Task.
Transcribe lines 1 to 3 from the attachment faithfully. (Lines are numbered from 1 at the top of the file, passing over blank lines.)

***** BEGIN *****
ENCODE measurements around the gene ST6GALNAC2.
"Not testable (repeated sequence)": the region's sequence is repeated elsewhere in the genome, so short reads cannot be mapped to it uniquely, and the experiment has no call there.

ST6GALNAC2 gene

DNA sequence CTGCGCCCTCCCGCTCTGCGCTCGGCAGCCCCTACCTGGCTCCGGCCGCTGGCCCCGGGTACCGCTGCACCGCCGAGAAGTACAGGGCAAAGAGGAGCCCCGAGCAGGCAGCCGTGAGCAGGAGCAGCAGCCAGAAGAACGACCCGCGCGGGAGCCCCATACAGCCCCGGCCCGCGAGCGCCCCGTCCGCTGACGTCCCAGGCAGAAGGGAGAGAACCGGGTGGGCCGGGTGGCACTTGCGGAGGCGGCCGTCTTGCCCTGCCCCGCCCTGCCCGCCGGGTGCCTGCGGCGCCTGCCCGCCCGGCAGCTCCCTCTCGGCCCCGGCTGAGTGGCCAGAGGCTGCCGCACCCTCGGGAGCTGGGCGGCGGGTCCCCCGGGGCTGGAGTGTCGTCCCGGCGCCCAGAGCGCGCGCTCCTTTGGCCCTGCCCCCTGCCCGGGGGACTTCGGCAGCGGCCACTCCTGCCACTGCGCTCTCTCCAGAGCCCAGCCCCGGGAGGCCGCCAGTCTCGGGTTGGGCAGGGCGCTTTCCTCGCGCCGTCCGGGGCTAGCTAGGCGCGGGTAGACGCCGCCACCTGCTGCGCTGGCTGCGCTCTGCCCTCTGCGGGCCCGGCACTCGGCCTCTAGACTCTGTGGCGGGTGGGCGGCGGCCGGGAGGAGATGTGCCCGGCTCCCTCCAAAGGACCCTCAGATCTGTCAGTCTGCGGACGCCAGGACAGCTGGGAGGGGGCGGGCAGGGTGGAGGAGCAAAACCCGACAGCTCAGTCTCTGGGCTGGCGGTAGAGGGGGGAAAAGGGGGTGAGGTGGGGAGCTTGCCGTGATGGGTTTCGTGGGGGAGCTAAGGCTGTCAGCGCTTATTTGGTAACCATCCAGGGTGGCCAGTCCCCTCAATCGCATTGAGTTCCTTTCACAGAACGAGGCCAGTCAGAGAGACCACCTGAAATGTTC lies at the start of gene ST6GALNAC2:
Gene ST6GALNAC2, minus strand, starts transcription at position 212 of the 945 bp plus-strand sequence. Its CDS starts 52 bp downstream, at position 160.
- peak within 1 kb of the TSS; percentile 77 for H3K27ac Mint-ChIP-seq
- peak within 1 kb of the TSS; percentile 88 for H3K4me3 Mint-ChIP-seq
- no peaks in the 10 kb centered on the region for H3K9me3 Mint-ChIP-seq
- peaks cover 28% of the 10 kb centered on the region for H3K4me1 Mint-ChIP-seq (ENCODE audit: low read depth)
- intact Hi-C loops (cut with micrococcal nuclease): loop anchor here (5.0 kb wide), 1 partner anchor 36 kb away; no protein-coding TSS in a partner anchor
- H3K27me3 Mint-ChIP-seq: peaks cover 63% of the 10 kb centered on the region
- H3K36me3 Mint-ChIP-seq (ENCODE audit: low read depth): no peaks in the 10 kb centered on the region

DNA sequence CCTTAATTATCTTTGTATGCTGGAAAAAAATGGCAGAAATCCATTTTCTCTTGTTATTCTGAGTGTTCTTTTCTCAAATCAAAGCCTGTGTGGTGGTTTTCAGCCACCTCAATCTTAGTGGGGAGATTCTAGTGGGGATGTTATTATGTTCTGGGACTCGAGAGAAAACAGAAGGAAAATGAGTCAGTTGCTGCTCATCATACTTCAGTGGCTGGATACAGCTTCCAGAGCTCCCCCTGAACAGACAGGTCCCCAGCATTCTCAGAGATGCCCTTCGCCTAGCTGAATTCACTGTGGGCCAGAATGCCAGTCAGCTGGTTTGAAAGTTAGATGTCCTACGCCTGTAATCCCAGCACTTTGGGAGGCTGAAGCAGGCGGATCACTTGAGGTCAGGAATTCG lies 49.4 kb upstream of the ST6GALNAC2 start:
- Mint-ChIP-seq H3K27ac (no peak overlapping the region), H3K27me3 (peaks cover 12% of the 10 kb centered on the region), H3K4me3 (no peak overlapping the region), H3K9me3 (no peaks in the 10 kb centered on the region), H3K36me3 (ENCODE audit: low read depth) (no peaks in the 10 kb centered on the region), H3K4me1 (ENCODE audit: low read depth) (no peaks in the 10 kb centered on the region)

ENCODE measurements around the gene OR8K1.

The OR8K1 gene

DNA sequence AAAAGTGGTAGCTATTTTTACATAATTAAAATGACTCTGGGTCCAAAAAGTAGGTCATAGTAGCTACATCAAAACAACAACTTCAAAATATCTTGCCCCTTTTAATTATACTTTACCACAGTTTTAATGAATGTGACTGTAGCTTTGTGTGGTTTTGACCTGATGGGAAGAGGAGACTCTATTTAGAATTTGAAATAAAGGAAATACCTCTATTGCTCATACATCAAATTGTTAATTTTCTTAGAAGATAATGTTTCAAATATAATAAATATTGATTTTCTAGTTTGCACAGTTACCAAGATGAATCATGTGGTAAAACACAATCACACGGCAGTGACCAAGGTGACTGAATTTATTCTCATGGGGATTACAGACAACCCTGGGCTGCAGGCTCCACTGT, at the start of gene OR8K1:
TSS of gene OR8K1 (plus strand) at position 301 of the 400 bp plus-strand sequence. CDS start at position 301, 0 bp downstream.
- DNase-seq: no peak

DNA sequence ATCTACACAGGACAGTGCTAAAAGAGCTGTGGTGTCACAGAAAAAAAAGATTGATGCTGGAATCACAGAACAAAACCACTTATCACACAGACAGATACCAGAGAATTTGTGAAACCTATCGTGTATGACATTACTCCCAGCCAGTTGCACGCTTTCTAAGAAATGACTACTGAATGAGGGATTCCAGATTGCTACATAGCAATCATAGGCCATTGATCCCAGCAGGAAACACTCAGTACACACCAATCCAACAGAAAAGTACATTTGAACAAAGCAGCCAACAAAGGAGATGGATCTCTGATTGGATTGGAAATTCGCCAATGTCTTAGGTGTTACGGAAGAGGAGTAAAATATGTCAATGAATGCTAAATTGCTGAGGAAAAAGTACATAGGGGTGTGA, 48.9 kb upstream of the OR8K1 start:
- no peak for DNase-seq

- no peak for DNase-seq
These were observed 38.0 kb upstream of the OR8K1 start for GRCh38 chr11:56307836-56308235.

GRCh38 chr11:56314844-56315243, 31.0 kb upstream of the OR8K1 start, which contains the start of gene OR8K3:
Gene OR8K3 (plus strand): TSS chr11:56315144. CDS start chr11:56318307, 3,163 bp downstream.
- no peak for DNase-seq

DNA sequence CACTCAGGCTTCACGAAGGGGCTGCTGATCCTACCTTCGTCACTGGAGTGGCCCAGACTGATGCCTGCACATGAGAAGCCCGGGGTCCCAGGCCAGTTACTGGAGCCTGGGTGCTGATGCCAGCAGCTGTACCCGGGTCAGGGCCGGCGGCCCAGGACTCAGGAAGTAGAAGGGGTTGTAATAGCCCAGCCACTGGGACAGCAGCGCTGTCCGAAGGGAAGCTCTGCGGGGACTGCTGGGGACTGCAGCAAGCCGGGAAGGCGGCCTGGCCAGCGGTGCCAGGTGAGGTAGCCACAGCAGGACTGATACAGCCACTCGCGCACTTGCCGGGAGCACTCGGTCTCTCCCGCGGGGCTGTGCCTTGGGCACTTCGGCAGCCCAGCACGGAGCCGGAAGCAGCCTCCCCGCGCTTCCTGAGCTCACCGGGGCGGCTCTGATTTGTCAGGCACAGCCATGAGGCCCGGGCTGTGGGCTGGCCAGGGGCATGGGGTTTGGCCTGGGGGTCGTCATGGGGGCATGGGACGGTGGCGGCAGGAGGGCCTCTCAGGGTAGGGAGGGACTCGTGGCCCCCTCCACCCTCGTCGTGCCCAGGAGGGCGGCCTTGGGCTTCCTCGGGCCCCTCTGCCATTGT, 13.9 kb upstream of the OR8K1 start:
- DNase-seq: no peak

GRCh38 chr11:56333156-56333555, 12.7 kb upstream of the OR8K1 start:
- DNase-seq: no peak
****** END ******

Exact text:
ENCODE measurements around the gene ST6GALNAC2.
"Not testable (repeated sequence)": the region's sequence is repeated elsewhere in the genome, so short reads cannot be mapped to it uniquely, and the experiment has no call there.

ST6GALNAC2 gene